Prototype
Drakken - Matthew Wilson & Justin Robinson

Louis Weber | 25 Nov 2014 13:00
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Go behind the scenes of Drakken in our interview with filmmakers Matthew Wilson and Justin Robinson.

If you enjoyed the Prototype film Drakken, let's take a look behind the scenes with Matthew Wilson and Justin Robinson, who co-wrote the script which Wilson directed.

Q: Who worked with you on the project?
A: I got to work with a lot of my friends and family on this project. I knew that I could call on them and they'd help me. It's great to work with people you know because you have a short-hand while you're filming and when things get difficult you know you can count on each other to get things done.

And there was a lot that needed to be done. All the costumes, sets and props had to be created specific to the world. We had to find a location that's out in the middle of nowhere, where there's no signs of modern civilization, and build a village there. We really needed people who were willing to work hard.

The phone call usually went like this, "Hey, I'm making a short film. It's about a guy who wears a snakeskin mask and eats scorpions and there's gonna be some sword fights... this is going to be a challenge but I promise it will be fun. Will you help me? Also, will you convince some other people to help me as well?"

The good news: when you ask that of a friend, they always say, "Yes!"

Q: How did you pick out the cast and crew?
A: We filled most of the supporting roles with talented actors I had worked with on other films.

Casting the lead was more complicated because I wanted to find someone who was a good actor but could also do their own stunts. When an actor can do their own stunts it opens up a lot of options for how you can film an action scene, mainly because you don't need to hide a stunt double. I also wanted someone who was an expert at sword fighting, which is a relatively rare skill.

Luckily one of our executive producers introduced me to Stephen Dunlevy. I instantly recognized him as the Egyptian from "Spartacus" and I thought to myself, "This guy is perfect." Stephen has a very unique look and though he's a charming guy, he can be very menacing too. That's how I envision the character. It worked out perfectly that Stephen is also a badass sword fighter and stuntman. When I saw him wield a sword in rehearsal, I knew he was the right person to play this role. I got the general sense that he could kill me within seconds if he wanted to.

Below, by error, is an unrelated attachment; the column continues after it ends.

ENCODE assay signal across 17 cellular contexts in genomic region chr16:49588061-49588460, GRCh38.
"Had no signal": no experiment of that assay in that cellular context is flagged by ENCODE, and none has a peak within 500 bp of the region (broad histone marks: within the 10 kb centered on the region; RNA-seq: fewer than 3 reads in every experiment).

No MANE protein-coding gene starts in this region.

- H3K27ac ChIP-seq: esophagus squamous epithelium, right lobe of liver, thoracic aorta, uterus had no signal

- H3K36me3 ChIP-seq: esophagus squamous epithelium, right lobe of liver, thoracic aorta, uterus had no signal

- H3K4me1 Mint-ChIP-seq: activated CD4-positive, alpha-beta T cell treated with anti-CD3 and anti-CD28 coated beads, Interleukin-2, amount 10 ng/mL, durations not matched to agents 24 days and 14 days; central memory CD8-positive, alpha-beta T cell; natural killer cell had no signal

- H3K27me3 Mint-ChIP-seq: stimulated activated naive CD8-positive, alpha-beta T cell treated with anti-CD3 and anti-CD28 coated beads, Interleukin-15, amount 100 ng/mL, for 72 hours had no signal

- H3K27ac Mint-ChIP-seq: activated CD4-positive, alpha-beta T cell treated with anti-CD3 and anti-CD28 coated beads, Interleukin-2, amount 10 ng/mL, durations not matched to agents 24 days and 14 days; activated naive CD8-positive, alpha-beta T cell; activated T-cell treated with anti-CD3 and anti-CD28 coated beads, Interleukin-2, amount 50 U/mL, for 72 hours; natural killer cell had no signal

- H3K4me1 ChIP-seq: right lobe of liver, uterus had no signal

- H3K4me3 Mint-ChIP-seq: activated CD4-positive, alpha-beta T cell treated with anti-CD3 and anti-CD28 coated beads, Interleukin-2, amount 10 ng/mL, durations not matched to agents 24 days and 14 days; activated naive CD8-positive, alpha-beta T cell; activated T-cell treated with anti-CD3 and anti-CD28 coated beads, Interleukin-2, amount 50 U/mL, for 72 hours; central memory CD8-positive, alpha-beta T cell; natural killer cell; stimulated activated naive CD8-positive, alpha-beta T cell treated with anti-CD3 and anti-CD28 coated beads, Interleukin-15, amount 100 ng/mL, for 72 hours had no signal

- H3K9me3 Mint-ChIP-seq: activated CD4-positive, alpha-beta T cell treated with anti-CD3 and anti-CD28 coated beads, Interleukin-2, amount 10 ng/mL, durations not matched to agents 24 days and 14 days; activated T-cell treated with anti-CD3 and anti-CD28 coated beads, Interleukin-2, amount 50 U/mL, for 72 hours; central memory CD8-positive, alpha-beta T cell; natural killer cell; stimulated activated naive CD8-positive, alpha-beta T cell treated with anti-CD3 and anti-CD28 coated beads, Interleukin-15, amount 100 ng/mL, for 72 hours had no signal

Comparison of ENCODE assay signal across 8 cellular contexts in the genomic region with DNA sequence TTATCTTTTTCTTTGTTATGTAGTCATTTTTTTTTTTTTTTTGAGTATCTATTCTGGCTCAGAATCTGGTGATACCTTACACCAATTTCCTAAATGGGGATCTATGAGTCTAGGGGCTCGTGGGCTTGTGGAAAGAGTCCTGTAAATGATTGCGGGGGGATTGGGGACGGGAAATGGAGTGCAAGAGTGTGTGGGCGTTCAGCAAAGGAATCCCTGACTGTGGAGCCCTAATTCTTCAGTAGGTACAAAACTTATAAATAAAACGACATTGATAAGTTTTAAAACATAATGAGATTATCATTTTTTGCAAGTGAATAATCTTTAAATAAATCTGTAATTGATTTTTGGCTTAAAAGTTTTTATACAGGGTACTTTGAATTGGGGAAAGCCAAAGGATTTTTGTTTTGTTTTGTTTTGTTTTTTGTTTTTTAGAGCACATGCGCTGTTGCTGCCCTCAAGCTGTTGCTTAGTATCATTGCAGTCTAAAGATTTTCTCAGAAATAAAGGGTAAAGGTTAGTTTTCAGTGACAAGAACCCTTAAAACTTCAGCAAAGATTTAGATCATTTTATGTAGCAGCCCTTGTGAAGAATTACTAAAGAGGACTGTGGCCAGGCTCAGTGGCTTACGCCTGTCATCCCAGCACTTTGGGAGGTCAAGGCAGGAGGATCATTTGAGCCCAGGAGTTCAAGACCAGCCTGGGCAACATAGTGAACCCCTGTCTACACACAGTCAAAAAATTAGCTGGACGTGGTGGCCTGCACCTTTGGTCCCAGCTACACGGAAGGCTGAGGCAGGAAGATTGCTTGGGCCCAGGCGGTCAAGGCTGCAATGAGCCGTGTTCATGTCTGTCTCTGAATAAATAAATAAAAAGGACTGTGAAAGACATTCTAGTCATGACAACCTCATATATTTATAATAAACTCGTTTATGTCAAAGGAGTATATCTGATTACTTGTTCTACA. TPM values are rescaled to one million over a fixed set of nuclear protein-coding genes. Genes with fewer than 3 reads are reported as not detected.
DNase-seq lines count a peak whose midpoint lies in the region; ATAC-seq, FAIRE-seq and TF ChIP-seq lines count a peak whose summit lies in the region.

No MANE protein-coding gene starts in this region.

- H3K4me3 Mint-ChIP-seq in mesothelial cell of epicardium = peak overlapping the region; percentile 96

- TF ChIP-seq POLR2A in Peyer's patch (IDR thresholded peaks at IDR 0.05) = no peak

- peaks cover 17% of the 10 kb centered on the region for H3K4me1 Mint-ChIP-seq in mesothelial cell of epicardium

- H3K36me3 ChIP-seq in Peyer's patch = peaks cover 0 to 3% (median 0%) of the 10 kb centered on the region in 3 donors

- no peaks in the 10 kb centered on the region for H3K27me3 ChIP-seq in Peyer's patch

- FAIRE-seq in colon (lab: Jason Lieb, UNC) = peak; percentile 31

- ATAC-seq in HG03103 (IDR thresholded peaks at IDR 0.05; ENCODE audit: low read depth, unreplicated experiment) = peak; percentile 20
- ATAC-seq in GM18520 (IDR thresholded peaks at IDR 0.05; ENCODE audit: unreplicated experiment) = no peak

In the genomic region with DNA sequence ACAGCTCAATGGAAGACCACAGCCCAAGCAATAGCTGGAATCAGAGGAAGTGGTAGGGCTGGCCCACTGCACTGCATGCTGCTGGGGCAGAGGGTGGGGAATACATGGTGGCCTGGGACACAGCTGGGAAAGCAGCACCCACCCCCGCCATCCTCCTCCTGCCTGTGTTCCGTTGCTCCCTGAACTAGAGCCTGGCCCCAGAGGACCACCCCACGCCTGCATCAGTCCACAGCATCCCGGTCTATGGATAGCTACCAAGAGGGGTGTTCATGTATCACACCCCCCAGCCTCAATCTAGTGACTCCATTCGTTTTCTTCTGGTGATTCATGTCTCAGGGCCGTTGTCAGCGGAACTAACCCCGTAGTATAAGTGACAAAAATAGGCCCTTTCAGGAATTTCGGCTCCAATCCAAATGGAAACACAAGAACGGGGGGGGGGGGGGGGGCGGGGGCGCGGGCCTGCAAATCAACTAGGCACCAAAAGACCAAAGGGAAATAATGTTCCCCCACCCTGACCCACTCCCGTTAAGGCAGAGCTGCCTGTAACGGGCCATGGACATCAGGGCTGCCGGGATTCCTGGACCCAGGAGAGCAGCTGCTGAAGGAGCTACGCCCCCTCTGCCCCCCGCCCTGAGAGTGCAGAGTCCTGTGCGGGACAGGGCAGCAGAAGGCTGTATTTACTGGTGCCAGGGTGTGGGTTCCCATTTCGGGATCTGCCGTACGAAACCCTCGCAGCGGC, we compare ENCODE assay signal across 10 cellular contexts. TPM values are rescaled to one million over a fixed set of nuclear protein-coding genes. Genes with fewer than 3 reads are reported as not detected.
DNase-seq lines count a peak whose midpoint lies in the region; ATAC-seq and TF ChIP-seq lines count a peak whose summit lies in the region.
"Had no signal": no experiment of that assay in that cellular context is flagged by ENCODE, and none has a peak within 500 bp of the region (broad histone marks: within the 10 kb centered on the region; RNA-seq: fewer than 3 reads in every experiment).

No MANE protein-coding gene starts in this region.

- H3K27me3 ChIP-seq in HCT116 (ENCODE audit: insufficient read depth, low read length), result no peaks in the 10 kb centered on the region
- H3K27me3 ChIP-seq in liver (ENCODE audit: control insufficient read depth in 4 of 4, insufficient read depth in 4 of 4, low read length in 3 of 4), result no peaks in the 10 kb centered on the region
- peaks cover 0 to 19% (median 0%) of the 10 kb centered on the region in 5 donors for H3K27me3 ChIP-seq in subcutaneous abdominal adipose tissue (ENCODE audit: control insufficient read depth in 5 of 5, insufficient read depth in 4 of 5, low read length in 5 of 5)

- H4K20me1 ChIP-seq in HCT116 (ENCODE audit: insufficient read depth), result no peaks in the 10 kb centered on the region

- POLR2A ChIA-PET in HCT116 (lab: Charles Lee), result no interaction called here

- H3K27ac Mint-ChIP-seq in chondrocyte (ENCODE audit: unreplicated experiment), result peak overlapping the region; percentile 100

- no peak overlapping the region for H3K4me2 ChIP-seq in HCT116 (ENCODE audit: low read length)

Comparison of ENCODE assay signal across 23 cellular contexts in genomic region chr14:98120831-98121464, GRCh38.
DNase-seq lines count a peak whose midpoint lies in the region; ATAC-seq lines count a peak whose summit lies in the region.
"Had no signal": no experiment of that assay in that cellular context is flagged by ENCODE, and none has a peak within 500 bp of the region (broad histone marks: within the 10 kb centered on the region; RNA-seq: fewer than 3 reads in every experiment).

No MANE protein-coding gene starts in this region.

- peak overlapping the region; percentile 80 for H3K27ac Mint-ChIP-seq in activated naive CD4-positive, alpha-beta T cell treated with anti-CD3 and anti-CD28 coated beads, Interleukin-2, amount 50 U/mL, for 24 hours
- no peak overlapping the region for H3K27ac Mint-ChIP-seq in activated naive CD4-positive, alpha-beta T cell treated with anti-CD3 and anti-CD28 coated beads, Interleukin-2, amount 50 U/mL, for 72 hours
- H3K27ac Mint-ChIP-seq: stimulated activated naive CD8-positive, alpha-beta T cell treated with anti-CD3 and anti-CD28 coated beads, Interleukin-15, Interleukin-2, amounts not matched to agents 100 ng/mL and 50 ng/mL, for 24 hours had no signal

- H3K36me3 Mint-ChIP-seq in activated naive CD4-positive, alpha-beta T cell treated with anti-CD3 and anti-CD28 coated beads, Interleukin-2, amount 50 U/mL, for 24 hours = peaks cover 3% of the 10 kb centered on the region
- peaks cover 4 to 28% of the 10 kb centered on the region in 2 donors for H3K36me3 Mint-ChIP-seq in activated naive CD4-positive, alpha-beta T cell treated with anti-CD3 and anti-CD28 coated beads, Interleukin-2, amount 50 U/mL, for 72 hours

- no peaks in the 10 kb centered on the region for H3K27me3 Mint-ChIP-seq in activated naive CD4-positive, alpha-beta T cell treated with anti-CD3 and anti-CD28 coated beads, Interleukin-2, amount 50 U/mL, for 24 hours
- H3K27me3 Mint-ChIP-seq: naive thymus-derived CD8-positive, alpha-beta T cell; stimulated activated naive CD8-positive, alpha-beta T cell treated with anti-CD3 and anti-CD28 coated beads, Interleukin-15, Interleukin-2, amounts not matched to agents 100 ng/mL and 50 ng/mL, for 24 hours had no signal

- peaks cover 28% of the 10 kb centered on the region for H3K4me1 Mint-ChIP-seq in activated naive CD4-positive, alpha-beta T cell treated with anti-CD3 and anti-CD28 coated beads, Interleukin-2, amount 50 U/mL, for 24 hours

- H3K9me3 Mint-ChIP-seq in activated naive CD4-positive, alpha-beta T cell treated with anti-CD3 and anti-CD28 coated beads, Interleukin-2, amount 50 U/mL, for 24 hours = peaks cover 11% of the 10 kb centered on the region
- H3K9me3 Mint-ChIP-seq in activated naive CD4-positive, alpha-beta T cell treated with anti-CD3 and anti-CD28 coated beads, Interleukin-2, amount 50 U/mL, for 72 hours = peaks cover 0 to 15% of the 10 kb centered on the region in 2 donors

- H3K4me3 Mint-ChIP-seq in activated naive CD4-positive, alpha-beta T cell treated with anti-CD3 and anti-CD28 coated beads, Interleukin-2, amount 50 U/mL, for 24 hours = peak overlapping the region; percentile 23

The young girl is played by Airis Garcia, my friend Vanessa's daughter. Airis is a first time actor but she's a complete natural. While we were on-set, everyone was amazed at how talented and professional she was. I think she's gonna be a big star one day.

For the crew, I was looking for anyone that had a strong artistic sensibility to match the film, which meant they had some kind of dark (almost Gothic) quality to their work.

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Q: Where did the story concept come from?
A: The whole thing started with Justin Robinson and I sitting at restaurant in Eagle Rock. Justin's one of my best friends from childhood and just happens to be a very talented novelist (he's got 8 books in print). We often hang out and spitball ideas. So that's what we were doing and, eventually, one of us said, "Has someone ever done a post-apocalyptic fantasy story?"